International

H-1B issue will hit India-U.S. defence trade, says USIBC chief

“If India’s export gets impacted because of H-1B issue, then it would have an impact on India’s purchase of defence equipment from the U.S., because India is [one of] the largest buyer [of military hardware in the world],” says Mukesh Aghi, president of U.S. India Business Council.

“If India’s export gets impacted because of H-1B issue, then it would have an impact on India’s purchase of defence equipment from the U.S., because India is [one of] the largest buyer [of military hardware in the world],” says Mukesh Aghi, president of U.S. India Business Council.  

Discriminatory policies against Indian firms that have invested over $19 billion in U.S. will reduce the many jobs generated by them: Mukesh Aghi.

The doubling of H-1B visa fee would impact India’s purchase of defence equipment from the United States as the move would affect the country’s IT exports that generate money to buy the American military hardware, a top American industry advocacy group has warned.

“If India’s export gets impacted because of H-1B issue, then it would have an impact on India’s purchase of defence equipment from the U.S., because India is [one of] the largest buyer [of military hardware in the world],” Mukesh Aghi, president of U.S. India Business Council told PTI.

Largest such export of India

“For India, IT services in the U.S. are slightly over $60 billion. It is the largest export of India into the U.S.,” he said.

“And if it [India] does not earn foreign exchange then how it will pay. So I think, it does have an impact directly or indirectly on job creation in the U.S.,” Mr. Aghi said responding to a question on the recent discriminatory policies of U.S. against Indian IT companies.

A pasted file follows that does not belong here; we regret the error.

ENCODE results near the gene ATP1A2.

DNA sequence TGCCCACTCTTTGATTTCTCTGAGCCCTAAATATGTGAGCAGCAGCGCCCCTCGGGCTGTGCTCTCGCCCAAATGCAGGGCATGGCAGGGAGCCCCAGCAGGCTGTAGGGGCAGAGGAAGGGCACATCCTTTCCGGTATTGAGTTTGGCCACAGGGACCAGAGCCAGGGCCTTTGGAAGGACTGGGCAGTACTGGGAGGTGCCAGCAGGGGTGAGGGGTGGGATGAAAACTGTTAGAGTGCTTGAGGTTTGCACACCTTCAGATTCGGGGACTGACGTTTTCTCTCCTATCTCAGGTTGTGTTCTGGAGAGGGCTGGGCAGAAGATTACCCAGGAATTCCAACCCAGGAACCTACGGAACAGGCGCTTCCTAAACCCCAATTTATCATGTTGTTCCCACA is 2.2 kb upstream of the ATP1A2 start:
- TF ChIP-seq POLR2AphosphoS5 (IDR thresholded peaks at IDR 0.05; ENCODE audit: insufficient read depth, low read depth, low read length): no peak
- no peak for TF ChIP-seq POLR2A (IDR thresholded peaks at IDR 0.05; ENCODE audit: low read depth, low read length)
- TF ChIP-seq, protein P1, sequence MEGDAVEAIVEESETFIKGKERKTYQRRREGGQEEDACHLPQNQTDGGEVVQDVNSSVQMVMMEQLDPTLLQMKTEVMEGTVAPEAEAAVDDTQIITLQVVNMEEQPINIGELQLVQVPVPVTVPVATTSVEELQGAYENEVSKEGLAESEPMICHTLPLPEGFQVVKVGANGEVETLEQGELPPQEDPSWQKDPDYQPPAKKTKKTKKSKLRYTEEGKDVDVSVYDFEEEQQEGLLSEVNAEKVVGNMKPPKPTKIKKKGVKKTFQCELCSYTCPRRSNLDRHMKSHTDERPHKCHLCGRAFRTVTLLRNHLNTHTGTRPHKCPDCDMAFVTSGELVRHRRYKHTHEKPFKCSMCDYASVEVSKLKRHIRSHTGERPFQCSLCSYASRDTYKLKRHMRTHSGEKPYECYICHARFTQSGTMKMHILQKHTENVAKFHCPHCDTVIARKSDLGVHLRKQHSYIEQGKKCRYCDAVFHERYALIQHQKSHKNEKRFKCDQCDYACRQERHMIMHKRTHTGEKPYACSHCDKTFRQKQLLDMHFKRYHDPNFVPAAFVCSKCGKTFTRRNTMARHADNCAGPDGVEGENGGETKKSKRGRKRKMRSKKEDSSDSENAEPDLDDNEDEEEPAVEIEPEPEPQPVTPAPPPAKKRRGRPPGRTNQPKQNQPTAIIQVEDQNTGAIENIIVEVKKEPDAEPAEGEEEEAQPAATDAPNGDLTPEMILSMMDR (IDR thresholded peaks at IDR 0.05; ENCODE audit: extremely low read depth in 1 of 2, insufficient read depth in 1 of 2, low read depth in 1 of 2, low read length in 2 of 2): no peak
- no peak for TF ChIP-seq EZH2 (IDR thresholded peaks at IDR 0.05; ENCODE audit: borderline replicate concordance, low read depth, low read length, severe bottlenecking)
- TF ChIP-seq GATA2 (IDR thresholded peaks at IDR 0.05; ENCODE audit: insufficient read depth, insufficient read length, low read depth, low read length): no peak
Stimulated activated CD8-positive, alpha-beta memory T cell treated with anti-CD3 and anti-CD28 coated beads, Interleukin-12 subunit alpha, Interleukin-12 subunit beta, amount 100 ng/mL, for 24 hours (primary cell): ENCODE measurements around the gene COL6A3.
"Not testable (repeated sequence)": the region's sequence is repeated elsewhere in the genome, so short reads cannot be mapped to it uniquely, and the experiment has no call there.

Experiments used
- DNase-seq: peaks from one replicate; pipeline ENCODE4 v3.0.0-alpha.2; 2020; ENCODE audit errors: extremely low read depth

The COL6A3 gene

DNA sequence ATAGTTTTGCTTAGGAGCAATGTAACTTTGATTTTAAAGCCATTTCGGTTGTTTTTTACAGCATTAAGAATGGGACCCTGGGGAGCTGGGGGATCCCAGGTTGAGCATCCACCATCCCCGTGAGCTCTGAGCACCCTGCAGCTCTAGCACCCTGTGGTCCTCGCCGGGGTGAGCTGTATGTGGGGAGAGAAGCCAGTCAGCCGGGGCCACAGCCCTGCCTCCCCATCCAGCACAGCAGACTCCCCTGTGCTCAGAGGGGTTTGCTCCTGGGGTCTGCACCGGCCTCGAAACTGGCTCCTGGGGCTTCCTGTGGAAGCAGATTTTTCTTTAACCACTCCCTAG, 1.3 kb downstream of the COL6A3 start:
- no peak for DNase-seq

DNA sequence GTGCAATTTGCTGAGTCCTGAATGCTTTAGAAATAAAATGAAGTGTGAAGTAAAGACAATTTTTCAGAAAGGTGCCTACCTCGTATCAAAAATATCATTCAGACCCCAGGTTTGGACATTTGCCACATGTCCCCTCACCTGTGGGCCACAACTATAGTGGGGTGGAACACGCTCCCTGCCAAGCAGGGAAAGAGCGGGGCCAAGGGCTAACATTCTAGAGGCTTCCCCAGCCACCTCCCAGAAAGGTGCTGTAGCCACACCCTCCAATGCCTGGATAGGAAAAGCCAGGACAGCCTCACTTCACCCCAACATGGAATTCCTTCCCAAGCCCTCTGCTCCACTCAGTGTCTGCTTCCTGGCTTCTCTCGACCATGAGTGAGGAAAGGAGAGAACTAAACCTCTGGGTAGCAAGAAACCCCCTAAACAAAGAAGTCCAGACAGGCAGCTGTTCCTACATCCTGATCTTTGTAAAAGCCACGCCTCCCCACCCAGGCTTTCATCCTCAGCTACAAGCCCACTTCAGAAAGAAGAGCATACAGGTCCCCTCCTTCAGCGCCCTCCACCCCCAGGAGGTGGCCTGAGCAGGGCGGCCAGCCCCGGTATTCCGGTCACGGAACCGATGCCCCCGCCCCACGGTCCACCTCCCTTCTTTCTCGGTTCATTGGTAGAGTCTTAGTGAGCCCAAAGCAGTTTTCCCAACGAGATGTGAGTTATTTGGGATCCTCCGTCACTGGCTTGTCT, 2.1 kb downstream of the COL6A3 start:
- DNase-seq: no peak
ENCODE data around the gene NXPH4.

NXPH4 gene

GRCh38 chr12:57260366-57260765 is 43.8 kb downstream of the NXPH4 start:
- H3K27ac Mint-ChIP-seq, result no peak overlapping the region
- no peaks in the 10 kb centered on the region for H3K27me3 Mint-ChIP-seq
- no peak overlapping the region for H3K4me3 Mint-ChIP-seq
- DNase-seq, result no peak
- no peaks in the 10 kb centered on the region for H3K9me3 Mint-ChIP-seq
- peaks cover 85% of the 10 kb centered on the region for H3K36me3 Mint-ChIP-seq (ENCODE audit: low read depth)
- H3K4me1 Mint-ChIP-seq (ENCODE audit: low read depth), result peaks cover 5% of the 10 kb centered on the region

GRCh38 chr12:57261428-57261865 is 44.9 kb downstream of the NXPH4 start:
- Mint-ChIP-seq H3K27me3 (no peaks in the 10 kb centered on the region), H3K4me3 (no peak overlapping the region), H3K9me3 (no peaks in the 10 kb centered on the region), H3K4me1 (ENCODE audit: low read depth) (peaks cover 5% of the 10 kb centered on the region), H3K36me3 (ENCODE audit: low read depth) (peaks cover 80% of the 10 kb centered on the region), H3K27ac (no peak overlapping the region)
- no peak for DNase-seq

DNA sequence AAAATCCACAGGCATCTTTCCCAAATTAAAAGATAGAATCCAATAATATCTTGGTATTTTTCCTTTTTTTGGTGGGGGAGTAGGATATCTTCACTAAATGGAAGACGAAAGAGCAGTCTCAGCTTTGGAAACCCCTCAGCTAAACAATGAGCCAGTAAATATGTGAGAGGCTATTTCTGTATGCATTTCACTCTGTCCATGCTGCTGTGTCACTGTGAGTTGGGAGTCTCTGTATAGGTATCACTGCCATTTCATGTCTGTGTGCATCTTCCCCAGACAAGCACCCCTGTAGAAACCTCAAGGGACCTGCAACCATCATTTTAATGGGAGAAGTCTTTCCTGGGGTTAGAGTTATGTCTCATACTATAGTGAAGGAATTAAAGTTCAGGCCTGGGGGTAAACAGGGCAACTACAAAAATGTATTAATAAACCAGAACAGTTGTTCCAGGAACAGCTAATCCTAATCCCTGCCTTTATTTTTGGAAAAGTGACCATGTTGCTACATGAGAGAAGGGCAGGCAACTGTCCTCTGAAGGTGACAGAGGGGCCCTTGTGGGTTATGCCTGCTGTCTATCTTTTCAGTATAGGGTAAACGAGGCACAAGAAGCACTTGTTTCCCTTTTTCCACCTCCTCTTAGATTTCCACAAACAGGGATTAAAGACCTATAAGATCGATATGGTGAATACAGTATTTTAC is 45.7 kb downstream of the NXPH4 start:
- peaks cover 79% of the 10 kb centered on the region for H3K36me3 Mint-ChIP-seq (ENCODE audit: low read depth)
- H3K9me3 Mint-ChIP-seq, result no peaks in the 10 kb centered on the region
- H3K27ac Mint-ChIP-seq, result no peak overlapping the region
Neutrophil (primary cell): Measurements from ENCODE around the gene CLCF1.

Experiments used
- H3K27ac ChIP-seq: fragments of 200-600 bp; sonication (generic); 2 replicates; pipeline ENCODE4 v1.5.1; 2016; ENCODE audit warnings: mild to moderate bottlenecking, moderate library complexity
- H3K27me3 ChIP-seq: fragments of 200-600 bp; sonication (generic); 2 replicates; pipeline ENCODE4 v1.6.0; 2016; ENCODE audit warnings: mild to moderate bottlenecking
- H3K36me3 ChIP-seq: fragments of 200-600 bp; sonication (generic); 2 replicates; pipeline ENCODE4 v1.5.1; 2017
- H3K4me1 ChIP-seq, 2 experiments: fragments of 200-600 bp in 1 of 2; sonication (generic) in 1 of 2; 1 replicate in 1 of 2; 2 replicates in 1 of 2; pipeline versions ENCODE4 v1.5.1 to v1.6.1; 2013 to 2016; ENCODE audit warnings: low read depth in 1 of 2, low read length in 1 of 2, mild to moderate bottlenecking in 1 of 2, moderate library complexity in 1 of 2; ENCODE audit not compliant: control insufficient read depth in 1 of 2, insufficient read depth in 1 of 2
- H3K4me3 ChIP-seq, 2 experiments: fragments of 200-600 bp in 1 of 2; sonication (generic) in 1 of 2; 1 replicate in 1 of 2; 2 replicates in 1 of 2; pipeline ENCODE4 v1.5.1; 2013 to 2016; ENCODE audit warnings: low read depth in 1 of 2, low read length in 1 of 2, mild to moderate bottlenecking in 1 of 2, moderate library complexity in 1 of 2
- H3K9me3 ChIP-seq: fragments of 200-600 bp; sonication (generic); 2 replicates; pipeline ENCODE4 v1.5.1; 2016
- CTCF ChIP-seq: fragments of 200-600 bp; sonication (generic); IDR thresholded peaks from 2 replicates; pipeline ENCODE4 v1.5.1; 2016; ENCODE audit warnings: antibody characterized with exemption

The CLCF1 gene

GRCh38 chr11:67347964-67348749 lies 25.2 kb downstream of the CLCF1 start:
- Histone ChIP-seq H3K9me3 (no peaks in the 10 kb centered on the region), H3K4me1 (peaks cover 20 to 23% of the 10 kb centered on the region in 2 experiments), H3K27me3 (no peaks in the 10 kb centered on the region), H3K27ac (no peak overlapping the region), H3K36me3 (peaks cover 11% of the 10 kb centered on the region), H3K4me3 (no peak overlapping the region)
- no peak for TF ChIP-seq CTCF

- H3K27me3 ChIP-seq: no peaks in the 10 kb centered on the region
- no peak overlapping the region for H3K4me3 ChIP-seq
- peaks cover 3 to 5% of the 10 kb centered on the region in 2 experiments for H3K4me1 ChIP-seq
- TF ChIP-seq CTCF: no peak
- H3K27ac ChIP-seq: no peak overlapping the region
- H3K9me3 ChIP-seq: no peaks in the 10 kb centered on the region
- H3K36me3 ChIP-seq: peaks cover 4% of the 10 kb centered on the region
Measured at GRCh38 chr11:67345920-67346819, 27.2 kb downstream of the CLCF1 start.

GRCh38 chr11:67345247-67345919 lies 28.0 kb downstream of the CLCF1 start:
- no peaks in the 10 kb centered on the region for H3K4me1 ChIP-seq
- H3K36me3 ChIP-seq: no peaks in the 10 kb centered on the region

‘Indian firms have invested $19-billion in U.S.’

Indian companies, he said, had invested over $19 billion in the United States creating large amounts of jobs.

“Secondly the [Indian] IT workers do make U.S. companies much more competitive on a global basis. And a classic example is the banking industry in the U.S. after the 2008 financial crisis -- a big chunk of our work is being done by Indian companies and they become world-class more strongly,” he said.

‘Discriminatory penalty’

“We are very much against the imposition of this discriminatory penalty on Indian companies,” Mr. Aghi said in response to a question.

Meanwhile, the Senate Judiciary Committee has scheduled another hearing on ‘Impact of High Levels of Immigrations on U.S. Workers’ This is the second such similar hearing in less than a fortnight.

The hearing has been convened by Senator Jeff Sessions, Chairman of the Senate subcommittee on Immigration and National Interest of the Senate Judiciary Committee. Mr. Sessions had recently endorsed Donald Trump the Republican presidential frontrunner.

Reform of H-1B, L-1 visas

During a Congressional hearing on February 25, Senator Jeff Sessions and Senator Dick Durbin agreed on need to reform two temporary work visas, the H-1B and L-1, because corporations use them to keep wages low.

Last year, U.S. President Barack Obama had signed into law a $1.8-trillion spending package which among other things introduces a hefty $4,000 fee for certain categories of H-1B visa and $4,500 for L-1 visa.

Fee on Indian firms that create jobs

Companies having more than 50 employees and having more than 50 per cent of their U.S. employees on H-1B and L-1 visas would have to pay the new fee when the next visa application session kicks off on April 1.

India alleged that the recent U.S. measures “appear to raise the overall barriers for service suppliers from India seeking entry into the United States.”

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Printable version | Jul 7, 2020 3:06:48 PM | https://www.thehindu.com/news/international/h1b-issue-will-hit-indous-defence-trade-usibc-chief/article8336169.ece

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